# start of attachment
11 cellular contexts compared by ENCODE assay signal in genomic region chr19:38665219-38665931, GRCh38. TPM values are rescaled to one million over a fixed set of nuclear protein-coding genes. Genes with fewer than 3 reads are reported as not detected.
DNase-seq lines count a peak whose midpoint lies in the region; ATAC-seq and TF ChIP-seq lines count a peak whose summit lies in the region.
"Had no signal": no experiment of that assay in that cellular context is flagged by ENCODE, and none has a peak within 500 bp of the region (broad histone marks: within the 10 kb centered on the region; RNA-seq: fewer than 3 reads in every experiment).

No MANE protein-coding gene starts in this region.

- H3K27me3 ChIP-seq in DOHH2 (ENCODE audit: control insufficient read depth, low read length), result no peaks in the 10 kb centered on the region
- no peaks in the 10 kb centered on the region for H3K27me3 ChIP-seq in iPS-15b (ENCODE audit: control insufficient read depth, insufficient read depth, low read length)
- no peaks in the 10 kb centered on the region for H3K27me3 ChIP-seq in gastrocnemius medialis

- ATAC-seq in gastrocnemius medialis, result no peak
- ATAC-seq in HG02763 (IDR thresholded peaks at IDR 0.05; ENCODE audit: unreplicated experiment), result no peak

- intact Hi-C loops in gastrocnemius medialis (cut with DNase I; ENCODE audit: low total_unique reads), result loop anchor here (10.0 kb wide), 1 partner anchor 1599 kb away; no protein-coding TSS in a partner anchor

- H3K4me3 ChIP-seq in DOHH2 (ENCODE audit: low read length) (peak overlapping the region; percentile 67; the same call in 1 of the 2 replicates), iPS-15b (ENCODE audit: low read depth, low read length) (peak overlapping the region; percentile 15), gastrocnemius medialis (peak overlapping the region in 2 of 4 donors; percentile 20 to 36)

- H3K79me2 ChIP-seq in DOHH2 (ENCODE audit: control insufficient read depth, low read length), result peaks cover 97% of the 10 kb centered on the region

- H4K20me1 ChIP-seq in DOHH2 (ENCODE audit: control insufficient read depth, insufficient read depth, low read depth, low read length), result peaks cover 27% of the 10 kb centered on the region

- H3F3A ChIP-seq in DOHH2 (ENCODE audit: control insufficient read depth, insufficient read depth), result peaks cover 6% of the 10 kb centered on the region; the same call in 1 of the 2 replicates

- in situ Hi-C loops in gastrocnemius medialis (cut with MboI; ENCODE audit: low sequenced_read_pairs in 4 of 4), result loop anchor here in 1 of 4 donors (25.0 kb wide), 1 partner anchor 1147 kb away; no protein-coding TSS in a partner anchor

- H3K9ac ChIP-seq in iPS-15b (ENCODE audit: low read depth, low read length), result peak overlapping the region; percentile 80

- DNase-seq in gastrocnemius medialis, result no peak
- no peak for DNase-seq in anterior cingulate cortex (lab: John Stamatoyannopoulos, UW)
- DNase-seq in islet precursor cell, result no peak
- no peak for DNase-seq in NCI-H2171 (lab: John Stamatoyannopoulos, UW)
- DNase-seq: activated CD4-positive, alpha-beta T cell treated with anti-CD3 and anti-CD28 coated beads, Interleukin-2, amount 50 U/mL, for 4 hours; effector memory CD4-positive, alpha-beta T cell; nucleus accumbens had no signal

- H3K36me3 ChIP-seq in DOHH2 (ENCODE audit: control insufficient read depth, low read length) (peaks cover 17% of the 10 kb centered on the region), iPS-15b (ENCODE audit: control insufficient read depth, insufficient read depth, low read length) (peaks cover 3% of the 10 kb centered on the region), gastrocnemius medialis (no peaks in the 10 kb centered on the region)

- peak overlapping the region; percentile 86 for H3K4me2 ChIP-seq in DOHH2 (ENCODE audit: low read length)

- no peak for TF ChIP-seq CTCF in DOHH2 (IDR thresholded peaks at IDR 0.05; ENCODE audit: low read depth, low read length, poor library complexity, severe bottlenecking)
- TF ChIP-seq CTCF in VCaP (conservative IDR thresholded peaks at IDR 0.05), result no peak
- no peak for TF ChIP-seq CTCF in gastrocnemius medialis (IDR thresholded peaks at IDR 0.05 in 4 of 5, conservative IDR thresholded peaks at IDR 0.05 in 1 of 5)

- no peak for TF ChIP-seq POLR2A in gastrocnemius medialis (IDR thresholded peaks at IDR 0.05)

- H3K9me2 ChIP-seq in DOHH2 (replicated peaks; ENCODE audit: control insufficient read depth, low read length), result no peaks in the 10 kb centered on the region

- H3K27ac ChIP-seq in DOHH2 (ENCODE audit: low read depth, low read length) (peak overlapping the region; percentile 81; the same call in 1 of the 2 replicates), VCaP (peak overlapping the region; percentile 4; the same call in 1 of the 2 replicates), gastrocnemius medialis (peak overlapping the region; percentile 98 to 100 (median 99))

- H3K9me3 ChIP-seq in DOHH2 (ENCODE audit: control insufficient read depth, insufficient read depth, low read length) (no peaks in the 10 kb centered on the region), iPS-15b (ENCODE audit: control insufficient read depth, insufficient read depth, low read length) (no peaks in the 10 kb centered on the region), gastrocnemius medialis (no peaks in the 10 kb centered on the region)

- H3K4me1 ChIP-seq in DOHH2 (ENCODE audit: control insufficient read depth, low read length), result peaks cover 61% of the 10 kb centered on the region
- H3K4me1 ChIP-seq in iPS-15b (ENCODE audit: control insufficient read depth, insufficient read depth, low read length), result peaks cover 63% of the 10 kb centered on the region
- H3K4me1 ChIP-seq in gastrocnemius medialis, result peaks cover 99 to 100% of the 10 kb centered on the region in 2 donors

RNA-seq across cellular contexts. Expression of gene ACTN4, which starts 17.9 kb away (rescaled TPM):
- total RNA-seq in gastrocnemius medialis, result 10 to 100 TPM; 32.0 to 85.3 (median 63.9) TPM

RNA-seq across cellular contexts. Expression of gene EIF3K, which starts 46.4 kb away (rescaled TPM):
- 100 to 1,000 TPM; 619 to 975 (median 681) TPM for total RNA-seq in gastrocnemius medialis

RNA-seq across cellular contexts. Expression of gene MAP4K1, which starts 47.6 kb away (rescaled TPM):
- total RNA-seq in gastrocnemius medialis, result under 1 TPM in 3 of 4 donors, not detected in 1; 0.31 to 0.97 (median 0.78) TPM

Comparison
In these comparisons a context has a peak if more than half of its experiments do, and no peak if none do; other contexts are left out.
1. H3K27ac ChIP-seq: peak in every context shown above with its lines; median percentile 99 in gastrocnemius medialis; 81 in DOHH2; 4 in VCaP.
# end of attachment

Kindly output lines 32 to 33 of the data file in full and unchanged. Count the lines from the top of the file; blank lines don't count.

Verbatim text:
- H3K4me1 ChIP-seq in iPS-15b (ENCODE audit: control insufficient read depth, insufficient read depth, low read length), result peaks cover 63% of the 10 kb centered on the region
- H3K4me1 ChIP-seq in gastrocnemius medialis, result peaks cover 99 to 100% of the 10 kb centered on the region in 2 donors